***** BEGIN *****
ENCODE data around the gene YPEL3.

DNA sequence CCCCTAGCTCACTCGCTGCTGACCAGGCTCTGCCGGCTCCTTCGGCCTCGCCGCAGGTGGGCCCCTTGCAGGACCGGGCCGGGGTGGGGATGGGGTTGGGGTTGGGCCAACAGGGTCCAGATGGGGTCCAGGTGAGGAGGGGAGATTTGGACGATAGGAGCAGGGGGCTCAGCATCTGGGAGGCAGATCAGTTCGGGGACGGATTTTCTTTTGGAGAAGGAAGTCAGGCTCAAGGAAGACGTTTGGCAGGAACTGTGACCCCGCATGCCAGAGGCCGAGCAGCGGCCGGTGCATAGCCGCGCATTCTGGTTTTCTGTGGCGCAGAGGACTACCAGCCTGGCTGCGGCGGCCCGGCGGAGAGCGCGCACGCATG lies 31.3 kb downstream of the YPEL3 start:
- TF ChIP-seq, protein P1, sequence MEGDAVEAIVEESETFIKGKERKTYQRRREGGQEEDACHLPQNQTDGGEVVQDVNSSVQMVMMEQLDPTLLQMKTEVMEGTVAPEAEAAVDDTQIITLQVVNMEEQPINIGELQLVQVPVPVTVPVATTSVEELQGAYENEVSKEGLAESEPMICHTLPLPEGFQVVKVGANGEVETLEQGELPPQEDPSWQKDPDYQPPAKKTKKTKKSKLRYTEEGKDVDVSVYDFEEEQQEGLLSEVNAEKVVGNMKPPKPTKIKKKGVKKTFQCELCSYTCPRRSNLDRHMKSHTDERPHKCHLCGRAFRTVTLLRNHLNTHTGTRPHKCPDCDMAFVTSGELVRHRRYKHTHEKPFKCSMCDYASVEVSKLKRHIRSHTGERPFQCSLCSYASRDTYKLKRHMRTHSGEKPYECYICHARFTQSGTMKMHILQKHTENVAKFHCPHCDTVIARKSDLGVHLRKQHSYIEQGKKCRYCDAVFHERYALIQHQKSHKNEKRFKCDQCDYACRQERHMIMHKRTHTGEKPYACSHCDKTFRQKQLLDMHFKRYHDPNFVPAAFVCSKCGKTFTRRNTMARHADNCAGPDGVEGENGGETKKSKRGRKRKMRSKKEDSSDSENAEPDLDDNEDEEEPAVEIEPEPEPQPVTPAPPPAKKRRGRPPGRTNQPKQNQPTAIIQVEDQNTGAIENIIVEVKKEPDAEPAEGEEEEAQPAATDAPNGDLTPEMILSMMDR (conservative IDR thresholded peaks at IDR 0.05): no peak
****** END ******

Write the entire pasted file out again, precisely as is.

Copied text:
ENCODE data around the gene YPEL3.

DNA sequence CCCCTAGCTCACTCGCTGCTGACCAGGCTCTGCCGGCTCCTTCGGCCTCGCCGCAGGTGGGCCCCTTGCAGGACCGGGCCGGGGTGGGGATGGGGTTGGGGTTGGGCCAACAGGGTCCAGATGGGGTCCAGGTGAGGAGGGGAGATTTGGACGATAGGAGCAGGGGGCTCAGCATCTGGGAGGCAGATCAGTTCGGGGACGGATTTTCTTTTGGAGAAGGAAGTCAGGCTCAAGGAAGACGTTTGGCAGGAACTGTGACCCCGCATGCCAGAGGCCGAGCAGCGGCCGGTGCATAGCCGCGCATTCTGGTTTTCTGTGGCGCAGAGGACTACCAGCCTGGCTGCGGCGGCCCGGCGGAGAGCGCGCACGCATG lies 31.3 kb downstream of the YPEL3 start:
- TF ChIP-seq, protein P1, sequence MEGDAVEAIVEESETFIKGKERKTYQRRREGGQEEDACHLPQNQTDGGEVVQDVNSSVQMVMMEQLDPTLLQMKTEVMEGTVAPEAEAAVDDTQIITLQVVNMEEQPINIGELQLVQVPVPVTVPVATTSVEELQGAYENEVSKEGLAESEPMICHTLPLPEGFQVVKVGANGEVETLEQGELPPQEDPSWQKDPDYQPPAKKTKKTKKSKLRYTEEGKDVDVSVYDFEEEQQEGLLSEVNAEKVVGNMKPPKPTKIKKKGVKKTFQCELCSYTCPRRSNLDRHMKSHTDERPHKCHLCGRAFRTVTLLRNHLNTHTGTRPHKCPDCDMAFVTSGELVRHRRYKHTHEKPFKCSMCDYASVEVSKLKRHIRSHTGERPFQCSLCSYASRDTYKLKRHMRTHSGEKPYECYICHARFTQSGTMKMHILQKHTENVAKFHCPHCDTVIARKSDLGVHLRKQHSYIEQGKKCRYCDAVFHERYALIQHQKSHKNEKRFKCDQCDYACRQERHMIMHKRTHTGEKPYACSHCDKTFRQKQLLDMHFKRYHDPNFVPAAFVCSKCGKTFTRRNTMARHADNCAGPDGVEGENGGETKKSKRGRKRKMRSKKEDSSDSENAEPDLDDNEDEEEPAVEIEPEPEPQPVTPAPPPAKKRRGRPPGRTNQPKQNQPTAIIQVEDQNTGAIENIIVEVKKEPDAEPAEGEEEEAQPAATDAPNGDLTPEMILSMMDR (conservative IDR thresholded peaks at IDR 0.05): no peak